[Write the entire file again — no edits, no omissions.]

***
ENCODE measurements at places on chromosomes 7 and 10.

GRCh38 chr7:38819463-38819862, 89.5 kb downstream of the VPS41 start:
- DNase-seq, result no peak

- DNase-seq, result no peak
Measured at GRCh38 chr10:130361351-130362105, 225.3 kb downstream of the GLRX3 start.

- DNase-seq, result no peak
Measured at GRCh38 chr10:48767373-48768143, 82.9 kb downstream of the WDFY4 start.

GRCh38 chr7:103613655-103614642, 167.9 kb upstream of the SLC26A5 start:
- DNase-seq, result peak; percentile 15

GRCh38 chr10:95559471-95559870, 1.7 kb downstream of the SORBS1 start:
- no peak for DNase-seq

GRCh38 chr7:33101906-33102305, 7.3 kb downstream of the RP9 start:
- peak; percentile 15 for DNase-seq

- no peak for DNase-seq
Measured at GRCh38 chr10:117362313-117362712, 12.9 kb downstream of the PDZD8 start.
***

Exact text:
ENCODE measurements at places on chromosomes 7 and 10.

GRCh38 chr7:38819463-38819862, 89.5 kb downstream of the VPS41 start:
- DNase-seq, result no peak

- DNase-seq, result no peak
Measured at GRCh38 chr10:130361351-130362105, 225.3 kb downstream of the GLRX3 start.

- DNase-seq, result no peak
Measured at GRCh38 chr10:48767373-48768143, 82.9 kb downstream of the WDFY4 start.

GRCh38 chr7:103613655-103614642, 167.9 kb upstream of the SLC26A5 start:
- DNase-seq, result peak; percentile 15

GRCh38 chr10:95559471-95559870, 1.7 kb downstream of the SORBS1 start:
- no peak for DNase-seq

GRCh38 chr7:33101906-33102305, 7.3 kb downstream of the RP9 start:
- peak; percentile 15 for DNase-seq

- no peak for DNase-seq
Measured at GRCh38 chr10:117362313-117362712, 12.9 kb downstream of the PDZD8 start.